April 12, 2016

Wednesday, February 17, 2010

Keeping It Real -- a lesson in imagery

My annual poetry residency at Northfield Elementary began before the big snow hit. We only had time for our first session, on imagery.

Tapping into the five senses keeps it real for the reader, but kids are so accustomed to school-writing and BCRs (shudder), that it can be a challenge.

We warm up with a literary experiment using baby powder. (See the full lesson here.) Everyone in class gets a little bit of baby powder and creates a simile for each of the five senses. I'm always amazed, in a group of 25 people, how many different ways we can describe the same object.

Here are two imagery-of-the-five-senses poems by Northfield third graders.

Ryan H. is thinking about summer. With the weather we've had, I don't blame him.

"It's as hot as the sun out here," I say.
I want to go to the pool.
I meet my friends outside. They want to go too.
When I walk in the door
it sounds like a zoo full of elephants
and tigers. All I can hear are kids screaming,
trying not to get hit by water guns. Then
I jump in and it smells like the ocean.
I come up for a breath and it
looks like a big cup full of water. I go under
again but this time my mouth was open.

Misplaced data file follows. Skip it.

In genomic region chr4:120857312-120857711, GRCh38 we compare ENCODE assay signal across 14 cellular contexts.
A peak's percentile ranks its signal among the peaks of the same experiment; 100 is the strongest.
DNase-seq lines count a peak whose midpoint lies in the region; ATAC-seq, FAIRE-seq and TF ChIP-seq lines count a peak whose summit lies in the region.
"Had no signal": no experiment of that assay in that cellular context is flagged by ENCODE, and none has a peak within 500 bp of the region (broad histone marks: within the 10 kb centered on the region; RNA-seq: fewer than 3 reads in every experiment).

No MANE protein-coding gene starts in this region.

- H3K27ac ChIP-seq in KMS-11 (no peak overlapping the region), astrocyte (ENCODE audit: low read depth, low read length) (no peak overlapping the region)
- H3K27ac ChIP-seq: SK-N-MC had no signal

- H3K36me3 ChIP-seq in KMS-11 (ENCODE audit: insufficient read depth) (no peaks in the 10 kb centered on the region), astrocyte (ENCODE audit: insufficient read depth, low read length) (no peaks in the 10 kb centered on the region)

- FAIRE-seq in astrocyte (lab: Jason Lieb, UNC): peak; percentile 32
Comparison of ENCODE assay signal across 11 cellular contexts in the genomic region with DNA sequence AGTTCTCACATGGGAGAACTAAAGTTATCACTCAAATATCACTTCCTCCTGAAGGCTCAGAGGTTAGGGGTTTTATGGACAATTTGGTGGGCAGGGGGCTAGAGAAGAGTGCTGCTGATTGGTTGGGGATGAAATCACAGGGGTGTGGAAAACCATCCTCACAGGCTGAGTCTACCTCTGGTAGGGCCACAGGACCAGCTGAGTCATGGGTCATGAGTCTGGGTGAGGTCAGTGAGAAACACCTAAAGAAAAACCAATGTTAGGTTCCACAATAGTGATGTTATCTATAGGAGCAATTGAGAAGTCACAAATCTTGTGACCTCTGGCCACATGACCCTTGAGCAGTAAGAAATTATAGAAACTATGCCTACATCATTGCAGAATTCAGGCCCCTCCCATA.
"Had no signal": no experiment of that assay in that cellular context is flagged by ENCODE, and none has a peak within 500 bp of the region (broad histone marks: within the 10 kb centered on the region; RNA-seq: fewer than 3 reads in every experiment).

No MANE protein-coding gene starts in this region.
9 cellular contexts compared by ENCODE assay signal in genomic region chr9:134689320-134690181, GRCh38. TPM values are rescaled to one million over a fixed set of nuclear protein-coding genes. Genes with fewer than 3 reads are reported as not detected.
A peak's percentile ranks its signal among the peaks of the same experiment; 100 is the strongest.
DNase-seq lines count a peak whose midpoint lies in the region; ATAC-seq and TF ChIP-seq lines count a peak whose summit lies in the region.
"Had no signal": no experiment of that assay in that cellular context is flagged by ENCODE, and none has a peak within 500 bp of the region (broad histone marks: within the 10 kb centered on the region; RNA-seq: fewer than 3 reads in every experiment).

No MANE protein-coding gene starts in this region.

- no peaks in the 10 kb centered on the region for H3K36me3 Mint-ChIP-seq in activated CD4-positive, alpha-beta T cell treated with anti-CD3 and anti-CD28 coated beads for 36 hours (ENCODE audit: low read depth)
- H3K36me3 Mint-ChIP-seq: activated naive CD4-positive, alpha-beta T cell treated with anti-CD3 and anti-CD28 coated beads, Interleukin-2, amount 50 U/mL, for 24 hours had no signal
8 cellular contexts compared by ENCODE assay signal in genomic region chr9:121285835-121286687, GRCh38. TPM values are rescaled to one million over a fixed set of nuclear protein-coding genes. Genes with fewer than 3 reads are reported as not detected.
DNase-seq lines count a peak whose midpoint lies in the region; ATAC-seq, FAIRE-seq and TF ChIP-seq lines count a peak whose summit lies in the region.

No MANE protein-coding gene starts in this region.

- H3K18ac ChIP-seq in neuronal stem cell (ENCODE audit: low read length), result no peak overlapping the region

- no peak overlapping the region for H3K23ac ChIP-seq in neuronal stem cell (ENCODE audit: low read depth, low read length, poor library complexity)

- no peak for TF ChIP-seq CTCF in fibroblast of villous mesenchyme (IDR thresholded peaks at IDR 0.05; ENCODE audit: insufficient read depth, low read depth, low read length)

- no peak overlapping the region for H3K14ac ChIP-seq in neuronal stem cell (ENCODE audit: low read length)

I come up and it tastes like shampoo
mixed with water. My mom gives me a towel
and says, "Time to go." The towel feels like
a pillow on my head. We get in the car
and drive away.

The shampoo simile is so evocative. Can't you smell and taste it?

The writing prompt is to describe an activity using all five senses. Often, the children's poems are about the things they do outside of school. It's a nice way for their peers to get to know them better.

Lucy F. chose her dance class.

When I walk into the room it is
as cool as September. Then I go to the
barre. It's so quiet I feel like I'm in an
empty house. I sniff the air and its a
rubber tennis shoe. Eww! I turn for
an exercise. WOW looks like a
row of buns. The air has a stale
cracker taste. Once I'm done, I talk while
putting on jazz shoes.

The empty house captures the quiet dance studio before the dancers arrive. And look at the metaphor Lucy uses for the way the room smells. Do you think these poets were successful in keeping it real -- making you feel like you are there at the pool or the dance studio?

More poems tomorrow. These were posted with permission of the poets and their families. Thanks, Northfield!

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